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British-Nigerian, Chuka Ummuna, in running as new Labour Leader
Chuka Umunna: eyeing Labour's top job

British-Nigerian, Chuka Ummuna, in running as new Labour Leader

British of Nigerian heritage and two-time MP for Streatham, Chuka Umunna has been mentioned among the top candidates to take over from Ed Miliband as Leader of the Labour Party in Britain.

Fondly called the British Obama, Umunna, a close ally of the fallen Miliband and Shadow Business Secretary if he succeeds, will make history as the very first black person to lead a major party in Britain.

The 36 year-old, who has won acclaim for his cerebral comments and penchant for bringing up important matters for national discuss has been mentioned by very senior labour bigwigs-and there are strong indications that he may put his hat in the ring for the top but tough job.

One of the greatest problems that may count against Umunna however, maybe his relatively young age. Some sceptics say he is too young for such a high-profile position, pointing to the wobble and fumble of Ed Miliband as example.  They feel Labour who are still licking the wounds of a crushing general elections defeat (their worst in 30 years) may not want to hand over their party to another inexperienced driver!

Chuka Umunna’s father Bennett, of the Nigerian Igbo ethnic group, died in a road accident in Nigeria in 1992. His mother, Patricia, is a solicitor and daughter of Sir Helenus Milmo QC, the Anglo-Irish High Court judge.

Umunna was educated at Hitherfield Primary School in StreathamSouth London, and the Christ Church Primary School in Brixton Hill. He says his parents felt that the local state school had “given up on him” and so moved him to the boys’ independent senior school St Dunstan’s College, in Catford in Southeast London, where he played the cello, and became Deputy Head Boy. During this period he was also a chorister at Southwark Cathedral.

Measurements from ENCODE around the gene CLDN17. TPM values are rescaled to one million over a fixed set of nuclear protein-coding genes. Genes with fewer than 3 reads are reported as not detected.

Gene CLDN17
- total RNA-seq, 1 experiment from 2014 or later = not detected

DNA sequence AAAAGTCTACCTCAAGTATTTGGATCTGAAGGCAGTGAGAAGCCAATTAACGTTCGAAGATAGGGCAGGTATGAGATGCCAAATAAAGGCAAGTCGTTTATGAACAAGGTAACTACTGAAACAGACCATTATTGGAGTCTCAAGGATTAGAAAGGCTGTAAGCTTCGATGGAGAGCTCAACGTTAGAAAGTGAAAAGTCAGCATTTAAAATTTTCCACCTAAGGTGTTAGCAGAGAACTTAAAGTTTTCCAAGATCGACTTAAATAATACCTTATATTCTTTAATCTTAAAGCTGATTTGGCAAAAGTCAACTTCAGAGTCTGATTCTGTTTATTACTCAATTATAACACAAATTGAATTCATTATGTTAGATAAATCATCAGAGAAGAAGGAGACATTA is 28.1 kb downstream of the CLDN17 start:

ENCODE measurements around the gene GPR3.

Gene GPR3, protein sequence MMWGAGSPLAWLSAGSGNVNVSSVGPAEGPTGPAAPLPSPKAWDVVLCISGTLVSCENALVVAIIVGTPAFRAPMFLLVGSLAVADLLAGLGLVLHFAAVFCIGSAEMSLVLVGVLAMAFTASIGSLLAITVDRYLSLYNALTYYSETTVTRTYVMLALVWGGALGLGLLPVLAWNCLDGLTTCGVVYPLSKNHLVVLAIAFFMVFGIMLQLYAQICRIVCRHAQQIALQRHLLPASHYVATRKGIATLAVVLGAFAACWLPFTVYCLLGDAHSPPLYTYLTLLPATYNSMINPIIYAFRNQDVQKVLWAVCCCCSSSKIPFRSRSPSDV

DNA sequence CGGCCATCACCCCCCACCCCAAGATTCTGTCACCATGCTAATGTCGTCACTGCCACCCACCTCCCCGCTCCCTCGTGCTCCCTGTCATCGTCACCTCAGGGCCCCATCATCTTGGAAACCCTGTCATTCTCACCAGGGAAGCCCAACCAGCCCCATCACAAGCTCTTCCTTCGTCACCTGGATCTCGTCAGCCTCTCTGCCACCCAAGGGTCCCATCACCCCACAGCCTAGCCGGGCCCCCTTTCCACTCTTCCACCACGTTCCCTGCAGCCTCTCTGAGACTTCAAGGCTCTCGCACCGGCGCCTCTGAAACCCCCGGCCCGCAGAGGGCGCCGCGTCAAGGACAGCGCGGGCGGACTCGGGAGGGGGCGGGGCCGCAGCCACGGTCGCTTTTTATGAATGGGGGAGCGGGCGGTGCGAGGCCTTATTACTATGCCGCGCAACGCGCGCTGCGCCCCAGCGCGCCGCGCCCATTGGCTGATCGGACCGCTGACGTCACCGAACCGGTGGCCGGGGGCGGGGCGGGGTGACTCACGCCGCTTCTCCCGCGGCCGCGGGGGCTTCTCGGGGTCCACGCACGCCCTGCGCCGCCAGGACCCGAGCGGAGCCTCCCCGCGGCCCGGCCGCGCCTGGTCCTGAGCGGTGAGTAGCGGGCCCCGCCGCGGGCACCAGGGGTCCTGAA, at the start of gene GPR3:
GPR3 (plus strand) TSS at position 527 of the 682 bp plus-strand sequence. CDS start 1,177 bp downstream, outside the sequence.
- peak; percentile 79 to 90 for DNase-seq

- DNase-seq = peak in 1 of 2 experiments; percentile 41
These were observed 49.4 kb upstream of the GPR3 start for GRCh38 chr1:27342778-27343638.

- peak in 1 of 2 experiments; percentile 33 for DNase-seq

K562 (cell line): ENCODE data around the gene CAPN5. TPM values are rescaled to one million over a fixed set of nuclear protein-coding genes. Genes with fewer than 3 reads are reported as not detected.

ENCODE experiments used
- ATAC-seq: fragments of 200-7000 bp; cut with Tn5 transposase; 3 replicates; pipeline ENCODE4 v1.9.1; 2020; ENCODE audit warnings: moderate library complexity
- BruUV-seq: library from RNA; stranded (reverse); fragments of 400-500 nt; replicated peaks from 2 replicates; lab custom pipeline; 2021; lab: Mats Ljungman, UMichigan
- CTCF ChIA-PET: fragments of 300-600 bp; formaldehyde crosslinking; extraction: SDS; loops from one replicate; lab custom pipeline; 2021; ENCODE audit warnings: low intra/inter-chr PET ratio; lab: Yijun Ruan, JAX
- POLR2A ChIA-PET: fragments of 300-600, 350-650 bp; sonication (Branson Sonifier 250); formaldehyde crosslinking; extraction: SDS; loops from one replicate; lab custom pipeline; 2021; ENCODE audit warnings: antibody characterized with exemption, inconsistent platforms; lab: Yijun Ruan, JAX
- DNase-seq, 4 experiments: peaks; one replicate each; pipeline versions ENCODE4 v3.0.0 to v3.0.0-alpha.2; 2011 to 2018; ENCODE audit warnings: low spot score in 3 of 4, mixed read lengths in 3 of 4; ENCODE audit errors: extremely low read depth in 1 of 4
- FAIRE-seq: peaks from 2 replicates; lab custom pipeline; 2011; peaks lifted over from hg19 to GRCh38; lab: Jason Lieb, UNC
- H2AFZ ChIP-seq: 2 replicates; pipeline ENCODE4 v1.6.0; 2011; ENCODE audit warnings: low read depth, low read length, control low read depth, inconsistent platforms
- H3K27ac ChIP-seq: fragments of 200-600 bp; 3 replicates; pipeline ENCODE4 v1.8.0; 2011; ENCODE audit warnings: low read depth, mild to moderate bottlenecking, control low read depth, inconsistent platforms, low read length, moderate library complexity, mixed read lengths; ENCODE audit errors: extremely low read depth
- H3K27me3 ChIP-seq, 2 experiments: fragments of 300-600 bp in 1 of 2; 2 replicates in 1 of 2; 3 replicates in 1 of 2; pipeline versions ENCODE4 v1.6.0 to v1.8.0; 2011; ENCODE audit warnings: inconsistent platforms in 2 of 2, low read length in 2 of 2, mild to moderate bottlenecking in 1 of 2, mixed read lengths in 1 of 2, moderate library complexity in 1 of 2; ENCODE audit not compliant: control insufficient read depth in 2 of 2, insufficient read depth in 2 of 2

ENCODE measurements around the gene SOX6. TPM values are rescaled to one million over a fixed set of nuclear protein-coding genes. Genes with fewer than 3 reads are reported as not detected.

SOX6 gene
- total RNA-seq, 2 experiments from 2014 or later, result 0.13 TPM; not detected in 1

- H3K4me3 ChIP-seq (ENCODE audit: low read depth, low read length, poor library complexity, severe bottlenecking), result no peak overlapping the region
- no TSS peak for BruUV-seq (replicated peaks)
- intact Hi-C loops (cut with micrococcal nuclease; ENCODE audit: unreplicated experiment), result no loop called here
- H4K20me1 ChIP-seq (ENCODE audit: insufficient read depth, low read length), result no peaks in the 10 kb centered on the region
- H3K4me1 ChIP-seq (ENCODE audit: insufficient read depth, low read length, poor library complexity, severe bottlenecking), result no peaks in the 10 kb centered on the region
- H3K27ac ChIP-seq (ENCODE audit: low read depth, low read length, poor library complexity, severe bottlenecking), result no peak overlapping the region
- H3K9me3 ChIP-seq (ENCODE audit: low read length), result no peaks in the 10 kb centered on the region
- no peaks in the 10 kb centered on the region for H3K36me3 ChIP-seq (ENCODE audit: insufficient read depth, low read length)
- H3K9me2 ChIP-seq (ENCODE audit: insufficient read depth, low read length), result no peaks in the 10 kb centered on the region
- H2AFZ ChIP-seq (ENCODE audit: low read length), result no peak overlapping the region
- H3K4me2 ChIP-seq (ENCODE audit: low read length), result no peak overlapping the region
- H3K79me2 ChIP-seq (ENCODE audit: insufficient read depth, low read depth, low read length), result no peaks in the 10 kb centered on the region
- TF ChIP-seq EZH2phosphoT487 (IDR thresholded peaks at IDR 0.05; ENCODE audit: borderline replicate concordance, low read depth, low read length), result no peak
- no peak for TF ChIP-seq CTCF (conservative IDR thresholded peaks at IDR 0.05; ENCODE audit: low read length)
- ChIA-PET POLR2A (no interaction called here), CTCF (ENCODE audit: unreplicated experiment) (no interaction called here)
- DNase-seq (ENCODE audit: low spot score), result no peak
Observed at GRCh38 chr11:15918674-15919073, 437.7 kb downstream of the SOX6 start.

He says that he “wouldn’t rule out” sending his own (future) children to a private school if they were doing badly at a State school.He was awarded an upper second class LLB in English and French Law from the University of Manchester; after graduating he studied for one term at the University of Burgundy in Dijon, before studying for an MA at Nottingham Law School. He has said that his politics and moral values come from Christianity, but that he is “not majorly religious

After university, in 2002, he began work as a Solicitor for the City of London firm, Herbert Smith. In 2006 he joined Rochman Landau, specialising in Employment Law. From 2006 onwards, Umunna began to write and provide commentary on the Labour Party, as well as broader social and economic issues, usually in his capacity as a Member of the Management Committee of the Labour-aligned Compass pressure group.

He also wrote articles for the Financial TimesTribuneThe VoiceThe Guardian and the New Statesman, and began to appear on various radio and television programmes as a commentator.[12][13] He founded and edited the online political magazine, The Multicultural Politic. In 2007, he campaigned for John Cruddas‘ unsuccessful bid to become Labour Deputy Leader.

In March 2008, Umunna was adopted as the Labour Party’s prospective parliamentary candidate for Streatham. At the 2010 general election, he was elected Member of Parliament for Streatham with a 3,259 majority;[16] he gave his maiden speech on 2 June 2010.[17] He took a particular interest in economic policy and reform of the City.

Umunna has described himself as being “One Nation Labour” and has written articles promoting the “Blue Labour” trend.  Umunna has argued that the coalition government should revise its programme of fiscal consolidation, take a tougher stance with the British banking industry and take action to transform the credit ratings agency market. Umunna was one of 73 Labour MPs to nominate Ed Miliband in the 2010 Labour leadership election to find a successor to Gordon Brown.[23]